Talking to your child about separation or divorce
Many single-parent families are the result of divorce or separation. If this is the case in your family, talk to your child about the changes you're facing. Listen to your child's feelings and try to answer his or her questions honestly — avoiding unnecessary details or negativity about the other parent. Remind your child that he or she did nothing to cause the divorce or separation and that you'll always love him or her.
A counselor might be able to help you and your child talk about problems, fears or concerns. Try to regularly communicate with your child's other parent about your child's care and well-being to help him or her adapt. Children who fare best in divorce have parents who continue to communicate on co-parenting issues, placing their children's needs above their own desire to avoid the ex-spouse.
Single parenting and dating
If you're dating, consider the impact your new romantic partner will have on your child. Look for a partner who will treat both you and your child with respect. Consider waiting until you've established a solid relationship with someone before introducing him or her to your child.
When you're ready to make the introduction, explain to your child some of your new partner's positive qualities. Don't expect your new partner and your child to become close immediately, however. Give them time to get to know each other, and be clear that the new partner isn't trying to replace the other parent.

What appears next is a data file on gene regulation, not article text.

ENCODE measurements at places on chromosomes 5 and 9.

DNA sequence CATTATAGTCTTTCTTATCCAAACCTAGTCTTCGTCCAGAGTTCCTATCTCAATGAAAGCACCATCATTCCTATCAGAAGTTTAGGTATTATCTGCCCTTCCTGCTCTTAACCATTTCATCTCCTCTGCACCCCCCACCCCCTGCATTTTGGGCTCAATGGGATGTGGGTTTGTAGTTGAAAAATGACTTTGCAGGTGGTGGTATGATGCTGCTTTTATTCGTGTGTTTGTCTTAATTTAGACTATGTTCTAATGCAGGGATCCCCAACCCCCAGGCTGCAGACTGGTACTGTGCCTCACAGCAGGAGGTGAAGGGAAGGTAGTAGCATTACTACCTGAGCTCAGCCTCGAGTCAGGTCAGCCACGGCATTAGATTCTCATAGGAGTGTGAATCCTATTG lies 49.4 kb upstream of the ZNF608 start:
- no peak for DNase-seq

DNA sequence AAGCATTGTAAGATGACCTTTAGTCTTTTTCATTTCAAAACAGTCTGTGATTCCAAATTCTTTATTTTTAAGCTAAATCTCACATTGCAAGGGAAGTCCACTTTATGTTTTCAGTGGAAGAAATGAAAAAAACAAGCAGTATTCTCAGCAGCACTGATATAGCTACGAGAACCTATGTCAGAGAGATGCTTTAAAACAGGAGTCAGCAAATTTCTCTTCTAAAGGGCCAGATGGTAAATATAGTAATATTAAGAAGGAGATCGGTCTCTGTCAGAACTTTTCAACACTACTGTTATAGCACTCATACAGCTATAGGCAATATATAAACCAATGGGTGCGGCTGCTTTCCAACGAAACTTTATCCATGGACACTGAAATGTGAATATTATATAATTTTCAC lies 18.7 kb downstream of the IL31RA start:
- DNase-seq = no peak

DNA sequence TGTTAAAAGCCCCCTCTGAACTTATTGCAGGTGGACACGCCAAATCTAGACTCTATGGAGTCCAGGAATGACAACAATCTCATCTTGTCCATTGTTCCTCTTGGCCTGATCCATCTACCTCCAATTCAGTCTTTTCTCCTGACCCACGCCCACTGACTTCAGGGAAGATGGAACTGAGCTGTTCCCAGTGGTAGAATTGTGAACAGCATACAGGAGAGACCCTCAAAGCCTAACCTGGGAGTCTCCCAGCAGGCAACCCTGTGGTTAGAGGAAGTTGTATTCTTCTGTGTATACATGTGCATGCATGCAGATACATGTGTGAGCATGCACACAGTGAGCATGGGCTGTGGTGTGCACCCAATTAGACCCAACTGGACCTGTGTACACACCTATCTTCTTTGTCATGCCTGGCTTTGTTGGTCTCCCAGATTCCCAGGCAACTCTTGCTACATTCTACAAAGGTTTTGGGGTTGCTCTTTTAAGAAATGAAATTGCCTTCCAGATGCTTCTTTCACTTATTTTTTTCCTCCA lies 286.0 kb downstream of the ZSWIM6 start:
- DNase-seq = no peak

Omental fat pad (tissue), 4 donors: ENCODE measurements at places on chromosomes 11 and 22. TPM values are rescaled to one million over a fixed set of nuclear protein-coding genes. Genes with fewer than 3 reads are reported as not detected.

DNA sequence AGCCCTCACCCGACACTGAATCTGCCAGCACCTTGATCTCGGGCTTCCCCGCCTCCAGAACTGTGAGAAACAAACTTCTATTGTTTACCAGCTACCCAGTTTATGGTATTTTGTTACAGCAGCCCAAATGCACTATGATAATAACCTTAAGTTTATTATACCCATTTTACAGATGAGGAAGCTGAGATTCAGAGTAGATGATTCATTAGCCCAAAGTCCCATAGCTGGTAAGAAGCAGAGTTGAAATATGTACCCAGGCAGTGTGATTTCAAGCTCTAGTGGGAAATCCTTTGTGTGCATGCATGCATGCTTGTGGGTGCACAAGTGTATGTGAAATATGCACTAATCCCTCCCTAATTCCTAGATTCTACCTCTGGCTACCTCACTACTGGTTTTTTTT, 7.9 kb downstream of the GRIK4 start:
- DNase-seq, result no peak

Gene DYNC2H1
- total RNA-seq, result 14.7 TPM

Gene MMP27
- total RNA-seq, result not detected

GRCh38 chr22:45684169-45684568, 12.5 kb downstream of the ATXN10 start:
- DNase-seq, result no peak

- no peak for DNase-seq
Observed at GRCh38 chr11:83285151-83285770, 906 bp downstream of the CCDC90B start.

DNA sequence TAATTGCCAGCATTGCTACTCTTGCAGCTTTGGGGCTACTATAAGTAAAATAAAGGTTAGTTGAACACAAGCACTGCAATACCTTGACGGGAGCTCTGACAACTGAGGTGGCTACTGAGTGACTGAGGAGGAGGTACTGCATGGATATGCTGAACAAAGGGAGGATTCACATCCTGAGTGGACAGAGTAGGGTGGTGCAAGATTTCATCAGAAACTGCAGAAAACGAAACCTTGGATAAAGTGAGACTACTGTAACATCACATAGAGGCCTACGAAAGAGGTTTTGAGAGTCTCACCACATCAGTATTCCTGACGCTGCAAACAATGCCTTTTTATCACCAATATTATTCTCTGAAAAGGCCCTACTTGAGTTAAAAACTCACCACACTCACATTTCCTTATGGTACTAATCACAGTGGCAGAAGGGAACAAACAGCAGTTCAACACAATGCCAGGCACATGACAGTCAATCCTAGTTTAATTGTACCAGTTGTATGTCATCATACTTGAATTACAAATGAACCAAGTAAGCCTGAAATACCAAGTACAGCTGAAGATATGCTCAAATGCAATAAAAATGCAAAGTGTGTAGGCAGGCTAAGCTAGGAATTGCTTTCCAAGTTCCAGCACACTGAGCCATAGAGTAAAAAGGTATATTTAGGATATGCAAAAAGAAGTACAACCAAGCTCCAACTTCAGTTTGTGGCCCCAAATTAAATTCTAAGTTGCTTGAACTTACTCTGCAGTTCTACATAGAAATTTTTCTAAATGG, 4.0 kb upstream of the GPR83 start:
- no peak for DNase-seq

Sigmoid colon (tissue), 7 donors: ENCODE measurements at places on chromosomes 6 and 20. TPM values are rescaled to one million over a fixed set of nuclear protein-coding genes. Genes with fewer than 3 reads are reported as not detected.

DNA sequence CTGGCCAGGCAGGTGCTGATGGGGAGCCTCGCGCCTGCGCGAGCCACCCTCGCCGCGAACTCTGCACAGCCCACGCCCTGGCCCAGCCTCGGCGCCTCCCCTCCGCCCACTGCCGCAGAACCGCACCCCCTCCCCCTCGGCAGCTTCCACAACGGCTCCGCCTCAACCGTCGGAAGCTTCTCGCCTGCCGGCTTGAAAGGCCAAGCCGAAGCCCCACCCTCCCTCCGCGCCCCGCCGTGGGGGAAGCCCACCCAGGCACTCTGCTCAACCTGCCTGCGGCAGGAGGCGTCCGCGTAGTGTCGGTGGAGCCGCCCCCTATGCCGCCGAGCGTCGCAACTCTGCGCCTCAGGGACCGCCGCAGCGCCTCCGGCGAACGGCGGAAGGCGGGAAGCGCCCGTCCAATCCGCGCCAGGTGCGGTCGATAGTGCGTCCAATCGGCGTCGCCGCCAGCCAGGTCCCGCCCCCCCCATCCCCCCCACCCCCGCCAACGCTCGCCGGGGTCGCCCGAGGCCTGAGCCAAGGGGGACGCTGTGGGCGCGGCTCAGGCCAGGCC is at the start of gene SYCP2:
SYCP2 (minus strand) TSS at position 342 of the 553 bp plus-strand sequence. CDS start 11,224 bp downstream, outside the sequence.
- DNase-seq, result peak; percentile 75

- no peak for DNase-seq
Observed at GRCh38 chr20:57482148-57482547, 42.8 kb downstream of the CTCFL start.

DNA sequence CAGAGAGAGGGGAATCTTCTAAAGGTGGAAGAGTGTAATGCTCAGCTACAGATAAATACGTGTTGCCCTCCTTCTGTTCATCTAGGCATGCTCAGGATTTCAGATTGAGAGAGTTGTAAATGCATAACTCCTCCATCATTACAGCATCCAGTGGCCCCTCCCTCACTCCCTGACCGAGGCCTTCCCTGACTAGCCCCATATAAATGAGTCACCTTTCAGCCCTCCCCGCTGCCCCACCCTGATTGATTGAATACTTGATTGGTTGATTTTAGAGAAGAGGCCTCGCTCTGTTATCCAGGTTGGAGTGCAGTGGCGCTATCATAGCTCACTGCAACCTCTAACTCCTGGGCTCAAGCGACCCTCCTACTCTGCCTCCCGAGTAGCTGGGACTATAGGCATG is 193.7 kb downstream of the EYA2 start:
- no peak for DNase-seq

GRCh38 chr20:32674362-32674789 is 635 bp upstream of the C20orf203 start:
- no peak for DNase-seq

Male and female role models
If your child's other parent isn't involved in his or her life, you might worry about the lack of a male or female parental role model in your child's life. To send positive messages about the opposite sex:
- Look for opportunities to be positive. Point out accomplishments or positive characteristics of members of the opposite sex in your family, the community or even the media. Avoid making broad, negative statements about the opposite sex.
- Contradict negative stereotypes about the opposite sex. Share an example of a member of the opposite sex who doesn't fit the stereotype.
- Include in your life members of the opposite sex who aren't romantic partners. Seek out positive relationships with responsible members of the opposite sex who might serve as role models for your child. Show your child that it's possible to have long-term, positive relationships with members of the opposite sex.
Being a single parent can be a challenging but rewarding experience. By showing your child love and respect, talking honestly and staying positive, you can lessen your stress and help your child thrive.
April 19, 2017
See more In-depth
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